Willie Rennie: despite Brexit, there is still reason to be hopeful
Scottish Liberal Democrat leader Willie Rennie on finding the positives
Willie Rennie - Image credit: Holyrood
This has been an astonishing year to work in or follow politics, and at many points it has been gloomy.
Most of us never pictured the day that proroguing would be discussed on the news as a genuine tool to overrule parliament’s will.
We hoped Boris Johnson’s desperate attempts to get his hands on the top job would remain a fanciful dream and we thought a million people taking to the streets of London demanding a say on the Brexit deal would be enough to make the government sit up and listen.
But there is still reason to be hopeful.
We still have time to stop Brexit and waves of protests by young people across the globe are making companies and governments rethink their emissions policies and wasteful attitudes.
The Liberal Democrats also have plenty of reasons to be positive.
In the past year, our party in Scotland and across the UK has gone from strength to strength.
We’ve enjoyed incredible electoral success and we have an enthusiastic new leader in Jo Swinson, who is dedicated to ending the chaos, uniting the country and pushing for change.
Buoyed up by electoral success at the local council elections in England, we enjoyed a tidal wave of support in the European elections in May and sent Sheila Ritchie to the European Parliament as our Scottish representative.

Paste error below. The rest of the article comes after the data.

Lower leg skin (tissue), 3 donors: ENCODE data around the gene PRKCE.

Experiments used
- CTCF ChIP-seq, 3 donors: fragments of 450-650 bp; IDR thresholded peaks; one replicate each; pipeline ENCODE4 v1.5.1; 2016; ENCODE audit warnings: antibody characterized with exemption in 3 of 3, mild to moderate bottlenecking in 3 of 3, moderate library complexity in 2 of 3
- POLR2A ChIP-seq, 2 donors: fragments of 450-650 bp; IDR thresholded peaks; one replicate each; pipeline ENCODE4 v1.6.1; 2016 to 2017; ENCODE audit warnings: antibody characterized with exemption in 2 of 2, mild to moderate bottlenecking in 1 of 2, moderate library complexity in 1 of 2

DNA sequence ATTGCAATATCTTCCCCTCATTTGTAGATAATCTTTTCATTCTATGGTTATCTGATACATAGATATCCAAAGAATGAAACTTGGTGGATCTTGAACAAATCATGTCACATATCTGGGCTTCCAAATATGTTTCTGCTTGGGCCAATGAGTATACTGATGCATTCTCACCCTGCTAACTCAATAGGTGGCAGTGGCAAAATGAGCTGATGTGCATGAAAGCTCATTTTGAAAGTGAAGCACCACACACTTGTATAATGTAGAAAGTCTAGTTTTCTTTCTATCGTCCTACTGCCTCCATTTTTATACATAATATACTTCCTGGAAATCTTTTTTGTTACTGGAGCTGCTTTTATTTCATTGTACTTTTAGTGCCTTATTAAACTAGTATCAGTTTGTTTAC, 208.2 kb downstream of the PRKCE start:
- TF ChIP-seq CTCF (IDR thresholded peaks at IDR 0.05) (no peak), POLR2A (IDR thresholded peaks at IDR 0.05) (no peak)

We also stormed to success in Brecon and Radnorshire last month and in doing so bestowed upon Boris Johnson the unwelcome award of quickest PM to ever lose a by-election.
This year the Scottish Parliament celebrated its 20th birthday.
The occasion gave us fresh reason to reflect on the progress the parliament has made, but also to acknowledge how much it still has left to do to ensure that every Scot has equal opportunity and the support they need.
At its beginning, the parliament was a force for unity and shared endeavour. I think the days of unity of 1999 could teach us something in 2019.
Over the course of the last year, and in the face of relentless constitutional wrangling, our parliamentary team has kept an eye on what matters and held the government to account on incredibly important issues including mental health waits and skyrocketing drug death rates.
We’ve shone a light on the crumbling police estate and the need to better resource the care system to alleviate the burden on frontline health workers in our hospitals.
We’ve pushed for reform of the fatal accident inquiry system to ensure bereaved families get the answers they deserve and we’ve offered the SNP serious solutions to reform the justice system as our prisons reach breaking point and rehabilitation stalls.
It has also been a year of change for our Scottish parliamentary group.
At the close of the parliamentary session, Tavish Scott announced his decision to leave politics after over 20 years as a loyal representative of the Liberal Democrats and the people of Shetland as a councillor, parliamentarian, minister and leader.
From the day the Scottish Parliament was re-established, he put the people of his constituency first and campaigned fiercely on their behalf.